Well, we’ve heard that phrase a few times over the years but that does not diminish the relevance to the integrated circuit (IC) industry and its associated process, metrology and inspection capital equipment tooling industry. The next wafer size transition to 450mm is best case pushed out years, most likely decades. The mixture of Integrated Device Manufacturers (IDM) and foundry fabs is shifting like the tectonic plates did when the supercontinent Pangaea broke up. Where there was once only foundries we’re seeing IDM’s, and where once exclusively IDM’s we’re seeing foundries. (Look out for my piece on the difference between the two)
While this industrial infrastructure was shifting about, the basic production unit, the IC, has changed radically in the past few years. We can die stack from three different substrates, dies from three different wafer sizes, into one stacked IC that is then assembled into a lead frame. This mixed manufacturing model is built upon leading edge capital equipment that enables us to shrink device size and mature capital equipment that enables profitable production yields of these devices.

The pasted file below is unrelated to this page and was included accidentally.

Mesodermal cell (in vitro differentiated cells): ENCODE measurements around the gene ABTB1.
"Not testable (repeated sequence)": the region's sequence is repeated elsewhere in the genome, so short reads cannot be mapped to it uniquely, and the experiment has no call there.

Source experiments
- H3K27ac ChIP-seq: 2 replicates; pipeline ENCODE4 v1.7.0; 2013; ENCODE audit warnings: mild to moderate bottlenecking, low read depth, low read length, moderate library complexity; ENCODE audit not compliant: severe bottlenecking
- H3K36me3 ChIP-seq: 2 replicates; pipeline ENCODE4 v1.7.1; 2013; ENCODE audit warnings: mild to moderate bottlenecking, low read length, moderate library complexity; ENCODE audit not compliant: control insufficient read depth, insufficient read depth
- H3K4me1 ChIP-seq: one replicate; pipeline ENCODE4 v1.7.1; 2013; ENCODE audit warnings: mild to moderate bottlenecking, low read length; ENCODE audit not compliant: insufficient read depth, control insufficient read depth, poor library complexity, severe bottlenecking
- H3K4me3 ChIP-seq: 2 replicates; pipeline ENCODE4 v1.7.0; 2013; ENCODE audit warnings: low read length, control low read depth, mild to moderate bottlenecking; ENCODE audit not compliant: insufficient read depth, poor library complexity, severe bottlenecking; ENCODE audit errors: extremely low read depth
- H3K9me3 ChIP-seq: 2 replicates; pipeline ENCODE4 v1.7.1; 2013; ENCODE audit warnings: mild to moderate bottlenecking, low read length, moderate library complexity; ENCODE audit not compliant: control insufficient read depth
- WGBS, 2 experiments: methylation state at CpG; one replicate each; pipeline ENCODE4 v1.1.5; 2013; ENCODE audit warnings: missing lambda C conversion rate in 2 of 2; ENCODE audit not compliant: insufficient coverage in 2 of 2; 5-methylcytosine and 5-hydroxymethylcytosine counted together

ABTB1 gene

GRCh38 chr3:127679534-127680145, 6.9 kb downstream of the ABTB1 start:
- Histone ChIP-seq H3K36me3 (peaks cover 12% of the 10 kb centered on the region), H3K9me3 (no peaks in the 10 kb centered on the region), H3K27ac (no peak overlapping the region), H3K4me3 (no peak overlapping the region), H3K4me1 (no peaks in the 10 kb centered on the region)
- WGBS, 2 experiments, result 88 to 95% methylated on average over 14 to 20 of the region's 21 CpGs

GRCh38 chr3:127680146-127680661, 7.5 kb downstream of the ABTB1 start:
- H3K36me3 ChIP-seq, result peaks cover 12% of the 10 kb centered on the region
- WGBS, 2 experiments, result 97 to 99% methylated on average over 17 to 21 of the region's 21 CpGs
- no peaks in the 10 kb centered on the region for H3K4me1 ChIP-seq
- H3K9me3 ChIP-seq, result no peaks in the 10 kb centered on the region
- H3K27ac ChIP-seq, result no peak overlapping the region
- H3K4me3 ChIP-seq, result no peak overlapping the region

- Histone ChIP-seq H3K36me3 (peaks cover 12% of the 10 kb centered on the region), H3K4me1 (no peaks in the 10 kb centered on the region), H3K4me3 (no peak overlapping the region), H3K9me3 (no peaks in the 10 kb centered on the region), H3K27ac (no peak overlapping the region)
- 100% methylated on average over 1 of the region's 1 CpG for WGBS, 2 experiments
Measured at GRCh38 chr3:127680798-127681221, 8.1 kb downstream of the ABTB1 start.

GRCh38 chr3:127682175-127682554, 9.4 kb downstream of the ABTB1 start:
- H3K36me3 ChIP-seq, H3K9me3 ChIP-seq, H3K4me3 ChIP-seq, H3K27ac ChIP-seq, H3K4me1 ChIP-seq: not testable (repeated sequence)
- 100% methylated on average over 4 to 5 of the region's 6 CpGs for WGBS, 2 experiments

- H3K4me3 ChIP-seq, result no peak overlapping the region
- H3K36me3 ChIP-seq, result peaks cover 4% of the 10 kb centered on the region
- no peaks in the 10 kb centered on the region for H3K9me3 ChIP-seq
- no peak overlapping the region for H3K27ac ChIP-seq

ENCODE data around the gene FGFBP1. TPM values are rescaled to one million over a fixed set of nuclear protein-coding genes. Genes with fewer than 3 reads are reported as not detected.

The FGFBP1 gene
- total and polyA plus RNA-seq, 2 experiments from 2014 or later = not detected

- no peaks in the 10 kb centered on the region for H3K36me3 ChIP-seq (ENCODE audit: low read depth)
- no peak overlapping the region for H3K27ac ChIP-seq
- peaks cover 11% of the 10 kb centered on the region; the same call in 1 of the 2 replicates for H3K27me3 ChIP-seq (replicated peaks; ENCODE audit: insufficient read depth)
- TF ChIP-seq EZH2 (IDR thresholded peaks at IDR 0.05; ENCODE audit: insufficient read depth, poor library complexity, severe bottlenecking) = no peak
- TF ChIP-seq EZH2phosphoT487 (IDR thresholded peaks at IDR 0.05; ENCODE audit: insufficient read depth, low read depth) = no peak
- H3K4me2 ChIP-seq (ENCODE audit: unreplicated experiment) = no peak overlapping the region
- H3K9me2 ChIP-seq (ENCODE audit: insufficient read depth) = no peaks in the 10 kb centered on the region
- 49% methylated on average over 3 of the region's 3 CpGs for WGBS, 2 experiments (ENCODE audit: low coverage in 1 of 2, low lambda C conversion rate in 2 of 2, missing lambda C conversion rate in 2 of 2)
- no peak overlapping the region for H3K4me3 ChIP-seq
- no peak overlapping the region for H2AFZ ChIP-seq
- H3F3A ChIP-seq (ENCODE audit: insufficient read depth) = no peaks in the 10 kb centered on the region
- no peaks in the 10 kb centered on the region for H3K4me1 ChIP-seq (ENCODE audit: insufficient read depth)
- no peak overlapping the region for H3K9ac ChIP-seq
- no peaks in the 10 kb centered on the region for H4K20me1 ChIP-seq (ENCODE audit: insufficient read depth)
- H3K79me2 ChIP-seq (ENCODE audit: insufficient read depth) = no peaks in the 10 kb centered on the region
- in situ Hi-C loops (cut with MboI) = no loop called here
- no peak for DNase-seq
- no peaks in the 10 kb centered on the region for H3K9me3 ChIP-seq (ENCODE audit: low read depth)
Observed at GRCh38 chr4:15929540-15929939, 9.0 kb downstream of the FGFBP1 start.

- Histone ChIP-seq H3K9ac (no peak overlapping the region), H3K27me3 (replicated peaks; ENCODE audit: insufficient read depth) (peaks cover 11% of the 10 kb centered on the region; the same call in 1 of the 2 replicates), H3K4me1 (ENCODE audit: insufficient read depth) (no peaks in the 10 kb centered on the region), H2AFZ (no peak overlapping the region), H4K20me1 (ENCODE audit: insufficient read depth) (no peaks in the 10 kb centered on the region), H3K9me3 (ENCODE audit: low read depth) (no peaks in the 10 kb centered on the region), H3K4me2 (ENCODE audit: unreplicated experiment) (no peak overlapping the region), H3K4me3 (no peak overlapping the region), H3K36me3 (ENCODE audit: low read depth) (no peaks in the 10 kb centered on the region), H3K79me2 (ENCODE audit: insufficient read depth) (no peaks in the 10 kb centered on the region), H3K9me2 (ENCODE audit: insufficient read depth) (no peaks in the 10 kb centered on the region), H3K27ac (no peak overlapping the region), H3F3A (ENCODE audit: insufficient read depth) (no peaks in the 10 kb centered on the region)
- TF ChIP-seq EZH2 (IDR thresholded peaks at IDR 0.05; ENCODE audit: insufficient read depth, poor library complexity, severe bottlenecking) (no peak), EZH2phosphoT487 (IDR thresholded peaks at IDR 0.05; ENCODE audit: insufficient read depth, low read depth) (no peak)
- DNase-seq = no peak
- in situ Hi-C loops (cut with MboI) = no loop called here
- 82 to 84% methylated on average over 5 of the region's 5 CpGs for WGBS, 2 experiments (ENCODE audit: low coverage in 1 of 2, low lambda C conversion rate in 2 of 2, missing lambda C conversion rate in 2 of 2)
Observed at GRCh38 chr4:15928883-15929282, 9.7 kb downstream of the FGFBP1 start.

Thus, the landscape is shifting about us more than ever. We were promised by elders when we came to semi that chaos at the leading edge of the most complex manufacturing industry was our bread and butter. And it certainly has been and will be. The one difference we do face is that we do not need to populate a new fab with all new process, metrology and inspection tools. The chaos of introducing new leading edge process tools and then introducing the associated metrology/inspection tools for them has slowed down significantly. Like other tooling industries, we in semi capex have developed a solid infrastructure of mature tooling that enable us to better attack the leading edge with improved returns to our stakeholders.
In the early years of the industry, it was quite common for developing nations to directly invest in the semiconductor industry to help drive their local economies. This type of public-private partnership has expanded throughout the industry such that many developed nations are now incentivizing new growth in semiconductor to secure better domestic supply chains. In the United States, the CHIPs act (read more: CHIPS for America Act Would Strengthen U.S. Semiconductor Manufacturing, Innovation – Semiconductor Industry Association (semiconductors.org)) in part, provides for manufacturing incentives which have been lacking in the past that will allow for fabs to be built and operated domestically.
This increased focus on localized semiconductor supply chains throughout the world and the dawning global realization of how important the semiconductor industry is to the way we live all signal good signs for our industry. So, while yes, the times are a changing, and the chaos will be magnificent, we will persevere by utilizing our knowns to attack the unknown. Together!


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